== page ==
As it happened, Dr. G wasn't able to schedule the PET scan for Monday after all. So I woke up after all my praying only to hear that I'd have to wait a couple more days. But I felt oddly great, like I had a strange new power.
Meanwhile, it was time to see kidney guys. I knew that the tumor in my kidney had to come out, but there was still some question about whether I'd have to do a "radical nephrectomy," where the entire kidney comes out, or a "partial," where just the chunk containing the tumor is excised. And of course I wanted the best possible surgeon to be doing the cutting, no matter what.
On the day I was diagnosed, a small army had gathered at our place, and a few of them set about finding the names of prominent urologists in Chicago and making appointments for me. The first one turned out not to be a surgeon himself--an orthodox Jew who met me at his office early on a Sunday morning in a grease-stained doctor's smock. I probably could have skipped that one, but he knew the surgeons in the area, and confirmed that one on my list was very good, but that another had left the tumor in a couple of times. Good to know.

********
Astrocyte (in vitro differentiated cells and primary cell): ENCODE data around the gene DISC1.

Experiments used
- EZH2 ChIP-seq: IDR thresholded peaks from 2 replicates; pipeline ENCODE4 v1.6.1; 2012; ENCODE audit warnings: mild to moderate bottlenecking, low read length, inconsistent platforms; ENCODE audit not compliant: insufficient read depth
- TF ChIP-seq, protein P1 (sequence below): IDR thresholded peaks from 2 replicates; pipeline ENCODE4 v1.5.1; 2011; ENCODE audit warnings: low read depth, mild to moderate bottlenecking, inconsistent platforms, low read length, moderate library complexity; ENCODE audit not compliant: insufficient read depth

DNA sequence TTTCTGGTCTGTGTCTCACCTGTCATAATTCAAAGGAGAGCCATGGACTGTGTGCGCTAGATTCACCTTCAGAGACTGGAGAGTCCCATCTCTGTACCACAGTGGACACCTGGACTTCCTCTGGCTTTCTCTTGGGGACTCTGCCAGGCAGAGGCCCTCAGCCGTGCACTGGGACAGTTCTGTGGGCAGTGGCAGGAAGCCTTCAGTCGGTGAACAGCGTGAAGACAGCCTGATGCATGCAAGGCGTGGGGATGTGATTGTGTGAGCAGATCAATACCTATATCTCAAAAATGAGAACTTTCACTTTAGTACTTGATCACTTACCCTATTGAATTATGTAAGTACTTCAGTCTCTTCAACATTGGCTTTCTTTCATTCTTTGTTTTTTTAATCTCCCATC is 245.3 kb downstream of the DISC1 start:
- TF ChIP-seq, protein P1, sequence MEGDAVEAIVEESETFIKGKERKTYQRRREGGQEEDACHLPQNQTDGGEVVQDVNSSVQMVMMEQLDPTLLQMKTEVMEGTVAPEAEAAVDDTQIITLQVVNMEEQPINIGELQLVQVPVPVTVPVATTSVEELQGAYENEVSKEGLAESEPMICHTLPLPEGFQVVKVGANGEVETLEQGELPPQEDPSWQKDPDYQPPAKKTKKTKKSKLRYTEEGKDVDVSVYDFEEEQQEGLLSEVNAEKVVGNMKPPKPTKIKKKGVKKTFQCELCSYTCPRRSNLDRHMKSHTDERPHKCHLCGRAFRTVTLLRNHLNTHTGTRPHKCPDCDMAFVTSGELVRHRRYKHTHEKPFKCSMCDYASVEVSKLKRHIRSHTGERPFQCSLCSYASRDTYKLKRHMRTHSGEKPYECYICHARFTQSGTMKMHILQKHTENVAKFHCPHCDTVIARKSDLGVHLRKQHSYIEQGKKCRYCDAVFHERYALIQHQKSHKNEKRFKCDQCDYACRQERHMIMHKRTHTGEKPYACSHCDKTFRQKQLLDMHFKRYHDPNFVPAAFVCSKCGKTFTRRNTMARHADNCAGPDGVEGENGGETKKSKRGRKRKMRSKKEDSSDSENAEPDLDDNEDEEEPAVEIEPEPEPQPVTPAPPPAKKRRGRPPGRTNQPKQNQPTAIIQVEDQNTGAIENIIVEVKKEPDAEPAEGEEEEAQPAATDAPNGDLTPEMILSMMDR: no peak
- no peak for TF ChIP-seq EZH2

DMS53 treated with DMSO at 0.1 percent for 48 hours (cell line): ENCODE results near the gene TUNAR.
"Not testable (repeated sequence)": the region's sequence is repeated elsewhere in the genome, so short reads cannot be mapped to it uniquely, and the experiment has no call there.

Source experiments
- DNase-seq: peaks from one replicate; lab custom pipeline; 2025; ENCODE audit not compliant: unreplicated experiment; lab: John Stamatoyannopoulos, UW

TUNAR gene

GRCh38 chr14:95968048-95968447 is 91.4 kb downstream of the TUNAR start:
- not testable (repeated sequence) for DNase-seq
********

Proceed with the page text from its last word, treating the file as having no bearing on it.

Then I met with a surgeon who almost everyone had mentioned as Chicago's king of kidney removal: "fantastic surgeon" "beautiful hands." An Iranian, as it happened, and friends with friends of the family. My sainted cousin, who's accompanied me to almost every single appointment, and I made the trip downtown to see him.
He charmed us, he impressed us, he was arrogant and casual, he does this shit all the time, it's no biggie, and best of all, even though even then I knew that he was more or less talking out his ass, when we told him about the cancer cells in my stomach, he just waved his hand and said, "Bah, I see a lot of overreading of stomach biopsies."
That, it turned out, was God telling me. Even that thin bit of hope was enough to make me smile the rest of the day. Holy shit, did I ever want to live.